by David P. Greisman
As previously reported, Main Events has filed a lawsuit against light heavyweight champion Adonis Stevenson, boxing adviser Al Haymon, promoters Yvon Michel and Golden Boy Promotions, Showtime, and eight unnamed “John Doe” defendants.
BoxingScene.com has obtained a copy of the lawsuit, which can be seen at this link. It was first reported on by Scott Shaffer of BoxingTalk.com, and later by Chris Mannix of Sports Illustrated.
The lawsuit was filed on April 29 in the U.S. District Court for the Southern District of New York. Main Events is being represented by New Jersey-based attorney Patrick English.
There are five counts in the civil suit: breach of contract between Groupe Yvon Michel (GYM) and Main Events; breach of fiduciary duty by GYM; fraud by Yvon Michel; tortious interference with contract against Al Haymon, Golden Boy, Stevenson, Showtime and John Does 1-8; and interference with prospective econonomic advantage against Haymon, Golden Boy, Stevenson, Showtime and the John Does.
This is a continuation of the fallout from earlier this year, when a bout between Adonis Stevenson and Andrzej Fonfara was purchased by Showtime, which had outbid HBO for the bout. The May 24 bout between Stevenson and Fonfara and the March 29 fight between light heavyweight titleholder Sergey Kovalev and Cedric Agnew were initially intended to be on HBO to set up a collision between power-punching 175-pounders Stevenson and Kovalev later this year.
Except Stevenson reportedly sought 40 percent more money from HBO than the network was willing to pay for the Fonfara bout, and didn’t want to be tied into facing Kovalev immediately afterward. Showtime bid more, and seems to be setting up a fight between Stevenson and Bernard Hopkins. Kovalev did fight Agnew on HBO this past March.
Main Events, which promotes Kovalev, contends that it had an agreement with Michel and his Groupe Yvon Michel promotional company for Stevenson vs. Kovalev — a claim that Michel has denied in interviews (see the bottom of this story for links).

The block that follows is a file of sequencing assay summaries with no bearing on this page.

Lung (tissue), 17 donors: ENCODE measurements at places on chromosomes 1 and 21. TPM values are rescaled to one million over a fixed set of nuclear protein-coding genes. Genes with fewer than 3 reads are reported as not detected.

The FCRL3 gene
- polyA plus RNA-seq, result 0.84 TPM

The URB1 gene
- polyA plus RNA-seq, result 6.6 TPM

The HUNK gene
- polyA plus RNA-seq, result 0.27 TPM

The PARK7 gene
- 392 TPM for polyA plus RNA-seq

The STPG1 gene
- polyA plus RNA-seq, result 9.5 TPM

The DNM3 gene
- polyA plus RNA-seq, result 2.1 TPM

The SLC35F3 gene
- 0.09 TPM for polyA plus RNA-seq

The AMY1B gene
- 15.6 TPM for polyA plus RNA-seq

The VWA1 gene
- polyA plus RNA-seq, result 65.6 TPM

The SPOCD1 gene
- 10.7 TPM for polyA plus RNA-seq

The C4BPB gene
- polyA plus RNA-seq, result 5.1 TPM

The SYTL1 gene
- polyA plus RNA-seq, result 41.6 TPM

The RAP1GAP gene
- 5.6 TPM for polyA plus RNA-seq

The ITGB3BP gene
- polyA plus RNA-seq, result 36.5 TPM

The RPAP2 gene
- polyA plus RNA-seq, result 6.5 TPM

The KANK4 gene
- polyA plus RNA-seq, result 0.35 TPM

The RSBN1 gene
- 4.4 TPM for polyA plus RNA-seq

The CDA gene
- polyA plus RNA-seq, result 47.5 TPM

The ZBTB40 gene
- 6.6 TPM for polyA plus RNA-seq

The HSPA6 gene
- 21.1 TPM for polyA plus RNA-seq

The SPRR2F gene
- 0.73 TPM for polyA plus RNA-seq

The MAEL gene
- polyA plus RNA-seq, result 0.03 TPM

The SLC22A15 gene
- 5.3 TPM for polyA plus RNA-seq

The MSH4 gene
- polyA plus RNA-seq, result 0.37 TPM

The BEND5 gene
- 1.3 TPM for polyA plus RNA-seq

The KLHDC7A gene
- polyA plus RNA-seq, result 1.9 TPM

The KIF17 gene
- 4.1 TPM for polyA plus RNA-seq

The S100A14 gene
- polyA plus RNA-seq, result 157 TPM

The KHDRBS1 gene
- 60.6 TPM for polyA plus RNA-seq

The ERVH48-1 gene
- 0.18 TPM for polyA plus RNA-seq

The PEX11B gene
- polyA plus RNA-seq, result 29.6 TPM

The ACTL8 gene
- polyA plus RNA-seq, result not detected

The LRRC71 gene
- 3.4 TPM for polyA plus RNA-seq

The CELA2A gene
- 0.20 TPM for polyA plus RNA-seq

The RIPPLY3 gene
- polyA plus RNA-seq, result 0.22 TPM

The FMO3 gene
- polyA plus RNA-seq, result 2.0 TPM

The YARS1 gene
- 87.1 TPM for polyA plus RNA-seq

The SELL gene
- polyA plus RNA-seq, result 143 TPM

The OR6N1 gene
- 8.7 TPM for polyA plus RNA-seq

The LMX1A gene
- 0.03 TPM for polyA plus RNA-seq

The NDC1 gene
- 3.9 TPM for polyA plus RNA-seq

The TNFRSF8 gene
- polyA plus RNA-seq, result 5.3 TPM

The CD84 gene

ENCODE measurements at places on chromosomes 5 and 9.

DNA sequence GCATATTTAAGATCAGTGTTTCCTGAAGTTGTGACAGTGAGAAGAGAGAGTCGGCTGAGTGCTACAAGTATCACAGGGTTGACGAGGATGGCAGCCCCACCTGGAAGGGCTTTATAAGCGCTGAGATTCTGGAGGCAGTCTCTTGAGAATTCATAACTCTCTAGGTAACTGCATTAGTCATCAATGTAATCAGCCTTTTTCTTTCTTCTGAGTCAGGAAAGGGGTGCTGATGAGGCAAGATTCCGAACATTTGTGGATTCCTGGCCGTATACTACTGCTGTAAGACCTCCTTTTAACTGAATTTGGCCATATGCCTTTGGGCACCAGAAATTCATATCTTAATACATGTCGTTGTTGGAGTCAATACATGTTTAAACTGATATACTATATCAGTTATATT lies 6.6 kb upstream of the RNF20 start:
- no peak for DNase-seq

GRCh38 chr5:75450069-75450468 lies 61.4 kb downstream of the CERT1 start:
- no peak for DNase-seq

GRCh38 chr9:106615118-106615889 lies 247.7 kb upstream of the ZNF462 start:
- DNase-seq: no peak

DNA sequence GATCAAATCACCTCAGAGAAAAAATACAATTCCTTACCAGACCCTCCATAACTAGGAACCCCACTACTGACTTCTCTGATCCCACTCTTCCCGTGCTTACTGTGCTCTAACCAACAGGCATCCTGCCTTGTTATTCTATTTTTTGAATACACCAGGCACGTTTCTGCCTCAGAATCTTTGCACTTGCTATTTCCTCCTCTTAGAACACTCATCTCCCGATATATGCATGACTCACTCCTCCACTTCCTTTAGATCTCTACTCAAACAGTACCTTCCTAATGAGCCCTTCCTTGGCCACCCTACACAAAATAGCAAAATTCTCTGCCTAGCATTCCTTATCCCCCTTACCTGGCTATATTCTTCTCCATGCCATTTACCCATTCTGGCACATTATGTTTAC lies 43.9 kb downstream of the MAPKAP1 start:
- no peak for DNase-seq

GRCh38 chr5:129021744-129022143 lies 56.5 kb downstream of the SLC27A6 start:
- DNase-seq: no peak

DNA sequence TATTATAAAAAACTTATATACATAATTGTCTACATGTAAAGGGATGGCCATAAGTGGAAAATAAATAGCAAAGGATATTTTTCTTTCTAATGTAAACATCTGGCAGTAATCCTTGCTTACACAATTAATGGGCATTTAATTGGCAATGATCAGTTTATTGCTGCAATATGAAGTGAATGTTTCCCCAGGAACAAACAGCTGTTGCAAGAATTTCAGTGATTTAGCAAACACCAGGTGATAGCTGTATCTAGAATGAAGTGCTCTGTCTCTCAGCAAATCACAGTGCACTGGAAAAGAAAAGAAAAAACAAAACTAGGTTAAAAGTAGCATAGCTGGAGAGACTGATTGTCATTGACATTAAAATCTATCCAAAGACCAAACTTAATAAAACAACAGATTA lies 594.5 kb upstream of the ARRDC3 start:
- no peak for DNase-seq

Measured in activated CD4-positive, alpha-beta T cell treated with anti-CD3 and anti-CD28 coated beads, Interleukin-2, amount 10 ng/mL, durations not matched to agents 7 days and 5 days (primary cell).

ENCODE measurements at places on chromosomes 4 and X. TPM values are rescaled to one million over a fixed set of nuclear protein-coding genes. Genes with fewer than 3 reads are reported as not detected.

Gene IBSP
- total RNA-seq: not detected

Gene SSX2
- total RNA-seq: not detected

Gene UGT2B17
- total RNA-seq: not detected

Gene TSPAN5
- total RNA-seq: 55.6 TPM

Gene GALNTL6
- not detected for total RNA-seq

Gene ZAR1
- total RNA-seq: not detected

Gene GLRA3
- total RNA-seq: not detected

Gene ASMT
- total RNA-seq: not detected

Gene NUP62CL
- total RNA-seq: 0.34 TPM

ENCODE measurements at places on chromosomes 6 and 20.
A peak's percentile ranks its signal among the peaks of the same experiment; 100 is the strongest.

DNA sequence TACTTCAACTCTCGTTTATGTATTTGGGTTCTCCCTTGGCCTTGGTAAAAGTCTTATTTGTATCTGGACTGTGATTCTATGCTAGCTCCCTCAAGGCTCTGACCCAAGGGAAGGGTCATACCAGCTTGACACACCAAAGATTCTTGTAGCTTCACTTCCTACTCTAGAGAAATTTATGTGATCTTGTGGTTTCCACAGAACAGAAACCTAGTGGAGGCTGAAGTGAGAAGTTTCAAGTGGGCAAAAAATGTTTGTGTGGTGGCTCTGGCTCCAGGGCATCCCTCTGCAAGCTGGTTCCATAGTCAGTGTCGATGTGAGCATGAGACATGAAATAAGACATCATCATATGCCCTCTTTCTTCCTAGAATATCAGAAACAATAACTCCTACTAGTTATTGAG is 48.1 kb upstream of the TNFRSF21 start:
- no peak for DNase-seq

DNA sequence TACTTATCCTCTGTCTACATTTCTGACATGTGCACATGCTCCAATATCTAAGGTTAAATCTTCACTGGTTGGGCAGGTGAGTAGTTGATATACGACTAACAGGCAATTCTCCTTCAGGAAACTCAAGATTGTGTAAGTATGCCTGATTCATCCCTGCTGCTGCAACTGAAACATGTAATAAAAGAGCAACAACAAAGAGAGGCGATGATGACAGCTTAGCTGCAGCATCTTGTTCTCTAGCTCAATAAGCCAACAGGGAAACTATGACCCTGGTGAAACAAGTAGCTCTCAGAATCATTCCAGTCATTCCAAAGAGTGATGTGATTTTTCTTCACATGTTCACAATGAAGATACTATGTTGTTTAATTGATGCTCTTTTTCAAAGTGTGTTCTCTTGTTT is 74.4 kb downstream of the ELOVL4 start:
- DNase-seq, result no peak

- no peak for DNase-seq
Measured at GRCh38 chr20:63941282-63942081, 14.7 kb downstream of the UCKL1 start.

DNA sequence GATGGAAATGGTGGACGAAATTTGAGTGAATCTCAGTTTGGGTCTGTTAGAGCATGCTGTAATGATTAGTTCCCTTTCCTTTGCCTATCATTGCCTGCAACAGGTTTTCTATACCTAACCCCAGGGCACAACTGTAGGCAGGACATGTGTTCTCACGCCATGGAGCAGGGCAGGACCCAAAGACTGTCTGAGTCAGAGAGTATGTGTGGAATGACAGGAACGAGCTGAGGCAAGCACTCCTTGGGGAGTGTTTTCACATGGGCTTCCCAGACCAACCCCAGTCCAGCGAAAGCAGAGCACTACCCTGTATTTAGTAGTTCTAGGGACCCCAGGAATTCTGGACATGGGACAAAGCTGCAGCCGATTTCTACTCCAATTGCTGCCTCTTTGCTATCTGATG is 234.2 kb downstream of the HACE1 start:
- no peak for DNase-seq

According to Main Events’ claims in the lawsuit, discussions between Duva, Michel and HBO were taking place in 2013 regarding putting Stevenson and Kovalev in separate bouts on the same card, and to build toward them fighting each other.
Kovalev stopped Ismayl Sillakh on Nov. 30 in Quebec City, and Stevenson scored the technical knockout over Tony Bellew in the main event. As the negotiations continued, Duva and Michel spoke over the phone and via email. The lawsuit claims that they came to terms on a co-promotional agreement on Jan. 23 of this year.
“Following a telephone conversation, Ms. Duva sent a deal memo reflecting what she believed had been agreed upon,” the lawsuit claims. “That memo detailed the material points of the co-promotion. That email was sent at approximately 1:53 p.m. At this stage, both parties understood that the deal was subject to the approval of the respective fighters.
“Mr. Michel responded with an email containing some less significant points. Mr. Michel’s email was sent at approximately 2:48 p.m. on January 23, 2014. The exchange of emails covered all material points, including how U.S. television revenues were to be split, how Canadian revenues were to be split, how international revenues were to be split, the target date for the fight, and the rights fee which would be acceptable for the bout in negotiations with HBO, which were contemplated to take place the following day, on January 24, 2014.